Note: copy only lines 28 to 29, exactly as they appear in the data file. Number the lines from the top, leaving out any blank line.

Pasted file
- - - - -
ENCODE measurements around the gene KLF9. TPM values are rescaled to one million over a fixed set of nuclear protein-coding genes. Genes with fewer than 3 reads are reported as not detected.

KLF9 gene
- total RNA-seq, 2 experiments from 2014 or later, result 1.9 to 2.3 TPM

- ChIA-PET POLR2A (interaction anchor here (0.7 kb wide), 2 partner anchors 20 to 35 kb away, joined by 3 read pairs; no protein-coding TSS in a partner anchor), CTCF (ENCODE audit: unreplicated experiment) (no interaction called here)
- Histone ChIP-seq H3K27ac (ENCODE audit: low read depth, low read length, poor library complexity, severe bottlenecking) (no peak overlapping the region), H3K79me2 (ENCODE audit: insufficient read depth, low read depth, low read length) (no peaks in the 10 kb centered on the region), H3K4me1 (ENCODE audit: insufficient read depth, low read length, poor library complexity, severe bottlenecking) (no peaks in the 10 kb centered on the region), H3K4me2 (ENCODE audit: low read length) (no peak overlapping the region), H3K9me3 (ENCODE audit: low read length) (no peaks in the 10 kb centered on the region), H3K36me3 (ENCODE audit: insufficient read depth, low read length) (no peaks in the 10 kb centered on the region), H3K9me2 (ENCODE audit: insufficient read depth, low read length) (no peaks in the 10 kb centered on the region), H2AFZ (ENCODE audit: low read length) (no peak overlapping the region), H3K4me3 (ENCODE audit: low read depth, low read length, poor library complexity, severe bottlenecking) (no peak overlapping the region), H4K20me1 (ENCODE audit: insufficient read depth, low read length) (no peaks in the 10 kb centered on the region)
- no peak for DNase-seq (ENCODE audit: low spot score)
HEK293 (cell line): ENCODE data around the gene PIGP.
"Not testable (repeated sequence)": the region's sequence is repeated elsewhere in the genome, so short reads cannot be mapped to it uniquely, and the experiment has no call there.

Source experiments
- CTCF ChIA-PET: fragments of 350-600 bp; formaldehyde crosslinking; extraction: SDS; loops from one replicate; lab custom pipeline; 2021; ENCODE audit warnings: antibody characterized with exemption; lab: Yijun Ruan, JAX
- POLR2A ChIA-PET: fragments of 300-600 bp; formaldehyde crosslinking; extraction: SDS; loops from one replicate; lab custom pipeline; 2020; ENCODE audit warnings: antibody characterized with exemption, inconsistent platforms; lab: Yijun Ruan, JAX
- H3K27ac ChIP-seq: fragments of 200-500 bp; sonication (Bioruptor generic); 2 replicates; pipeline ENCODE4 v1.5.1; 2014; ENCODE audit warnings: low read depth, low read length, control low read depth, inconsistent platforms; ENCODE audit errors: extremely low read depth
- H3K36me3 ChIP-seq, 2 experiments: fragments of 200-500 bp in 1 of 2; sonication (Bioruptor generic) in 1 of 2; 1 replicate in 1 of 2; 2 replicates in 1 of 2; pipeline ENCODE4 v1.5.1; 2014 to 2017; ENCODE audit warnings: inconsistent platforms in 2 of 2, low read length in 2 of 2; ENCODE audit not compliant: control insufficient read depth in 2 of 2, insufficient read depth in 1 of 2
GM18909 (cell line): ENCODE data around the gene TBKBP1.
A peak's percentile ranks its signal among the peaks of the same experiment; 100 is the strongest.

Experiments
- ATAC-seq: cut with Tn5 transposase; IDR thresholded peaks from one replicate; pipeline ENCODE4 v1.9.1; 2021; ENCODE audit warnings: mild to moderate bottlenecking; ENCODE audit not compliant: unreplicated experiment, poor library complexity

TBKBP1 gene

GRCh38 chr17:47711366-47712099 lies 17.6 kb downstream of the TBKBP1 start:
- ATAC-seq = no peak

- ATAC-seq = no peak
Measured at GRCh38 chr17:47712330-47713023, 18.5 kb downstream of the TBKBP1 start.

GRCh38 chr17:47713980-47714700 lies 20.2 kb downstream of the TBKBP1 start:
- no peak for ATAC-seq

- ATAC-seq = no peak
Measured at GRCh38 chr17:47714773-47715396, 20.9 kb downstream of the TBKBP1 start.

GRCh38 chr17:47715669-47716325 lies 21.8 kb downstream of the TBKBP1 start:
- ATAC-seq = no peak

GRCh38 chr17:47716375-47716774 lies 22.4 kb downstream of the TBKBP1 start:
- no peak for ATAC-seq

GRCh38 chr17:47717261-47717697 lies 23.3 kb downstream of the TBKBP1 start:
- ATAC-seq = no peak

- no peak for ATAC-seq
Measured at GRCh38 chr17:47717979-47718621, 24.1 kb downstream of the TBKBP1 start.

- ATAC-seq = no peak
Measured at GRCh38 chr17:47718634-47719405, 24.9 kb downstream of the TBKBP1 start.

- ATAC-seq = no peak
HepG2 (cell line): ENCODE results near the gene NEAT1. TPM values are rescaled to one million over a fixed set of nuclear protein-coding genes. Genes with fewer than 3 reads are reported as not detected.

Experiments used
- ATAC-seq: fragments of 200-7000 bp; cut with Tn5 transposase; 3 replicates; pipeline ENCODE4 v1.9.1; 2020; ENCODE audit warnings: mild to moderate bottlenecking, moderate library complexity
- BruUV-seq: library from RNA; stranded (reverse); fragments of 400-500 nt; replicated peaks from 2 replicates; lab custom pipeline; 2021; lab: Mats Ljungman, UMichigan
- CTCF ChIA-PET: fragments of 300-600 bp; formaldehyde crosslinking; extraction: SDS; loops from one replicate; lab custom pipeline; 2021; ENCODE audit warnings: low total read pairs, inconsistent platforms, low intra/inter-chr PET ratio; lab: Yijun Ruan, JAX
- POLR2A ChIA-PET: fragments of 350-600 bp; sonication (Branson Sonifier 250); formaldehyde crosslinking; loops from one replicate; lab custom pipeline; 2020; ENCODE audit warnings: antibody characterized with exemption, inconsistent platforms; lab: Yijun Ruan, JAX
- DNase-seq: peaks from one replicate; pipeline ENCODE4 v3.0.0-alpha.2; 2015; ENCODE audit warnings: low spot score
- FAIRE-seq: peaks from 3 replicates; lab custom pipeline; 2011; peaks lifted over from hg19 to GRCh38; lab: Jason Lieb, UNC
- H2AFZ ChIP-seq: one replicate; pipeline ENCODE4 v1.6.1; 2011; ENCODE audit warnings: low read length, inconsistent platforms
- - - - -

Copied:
- ATAC-seq = no peak

GRCh38 chr17:47716375-47716774 lies 22.4 kb downstream of the TBKBP1 start: